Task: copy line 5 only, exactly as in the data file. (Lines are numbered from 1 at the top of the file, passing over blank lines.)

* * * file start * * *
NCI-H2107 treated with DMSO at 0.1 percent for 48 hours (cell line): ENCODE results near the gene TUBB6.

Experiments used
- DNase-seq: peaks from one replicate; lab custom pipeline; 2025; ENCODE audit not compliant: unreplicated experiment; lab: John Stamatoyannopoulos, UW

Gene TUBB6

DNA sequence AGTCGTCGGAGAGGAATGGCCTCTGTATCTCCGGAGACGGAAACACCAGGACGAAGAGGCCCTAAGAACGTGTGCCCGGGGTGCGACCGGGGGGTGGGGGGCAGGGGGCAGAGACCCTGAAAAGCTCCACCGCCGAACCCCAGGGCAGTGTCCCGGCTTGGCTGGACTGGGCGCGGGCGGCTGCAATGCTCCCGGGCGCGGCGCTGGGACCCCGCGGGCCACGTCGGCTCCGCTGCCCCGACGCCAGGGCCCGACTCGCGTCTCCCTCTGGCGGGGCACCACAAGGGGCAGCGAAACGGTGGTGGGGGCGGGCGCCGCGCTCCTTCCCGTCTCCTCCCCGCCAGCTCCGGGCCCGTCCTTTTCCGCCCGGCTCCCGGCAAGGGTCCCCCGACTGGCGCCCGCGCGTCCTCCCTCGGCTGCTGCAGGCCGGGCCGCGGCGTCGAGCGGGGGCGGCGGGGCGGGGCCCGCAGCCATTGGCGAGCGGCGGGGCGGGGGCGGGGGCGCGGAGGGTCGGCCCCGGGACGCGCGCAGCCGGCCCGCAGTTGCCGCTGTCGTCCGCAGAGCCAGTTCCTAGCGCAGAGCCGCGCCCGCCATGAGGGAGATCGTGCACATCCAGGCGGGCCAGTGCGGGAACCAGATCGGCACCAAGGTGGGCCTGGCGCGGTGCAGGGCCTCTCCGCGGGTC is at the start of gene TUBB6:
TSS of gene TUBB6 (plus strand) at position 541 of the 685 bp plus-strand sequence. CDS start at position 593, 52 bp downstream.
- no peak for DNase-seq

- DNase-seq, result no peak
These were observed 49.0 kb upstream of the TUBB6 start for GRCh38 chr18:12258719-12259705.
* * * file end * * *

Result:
DNA sequence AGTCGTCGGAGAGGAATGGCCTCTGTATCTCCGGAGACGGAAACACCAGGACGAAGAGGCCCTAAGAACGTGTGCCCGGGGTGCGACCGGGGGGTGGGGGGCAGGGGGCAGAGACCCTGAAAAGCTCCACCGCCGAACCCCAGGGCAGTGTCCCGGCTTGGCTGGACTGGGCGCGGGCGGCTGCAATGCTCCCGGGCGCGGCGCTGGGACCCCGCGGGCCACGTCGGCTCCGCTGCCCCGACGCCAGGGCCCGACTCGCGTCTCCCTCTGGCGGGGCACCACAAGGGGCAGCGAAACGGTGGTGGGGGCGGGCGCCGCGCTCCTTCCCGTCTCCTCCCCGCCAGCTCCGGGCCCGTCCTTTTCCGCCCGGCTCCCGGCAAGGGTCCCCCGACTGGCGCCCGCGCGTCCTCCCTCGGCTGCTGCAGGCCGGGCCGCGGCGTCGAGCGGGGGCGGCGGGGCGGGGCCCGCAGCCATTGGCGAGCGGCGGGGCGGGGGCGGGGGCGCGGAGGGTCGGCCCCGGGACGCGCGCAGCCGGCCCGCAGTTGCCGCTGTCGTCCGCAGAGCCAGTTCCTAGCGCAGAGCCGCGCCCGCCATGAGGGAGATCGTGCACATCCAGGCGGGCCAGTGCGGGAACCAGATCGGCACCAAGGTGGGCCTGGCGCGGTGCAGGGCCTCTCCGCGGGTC is at the start of gene TUBB6: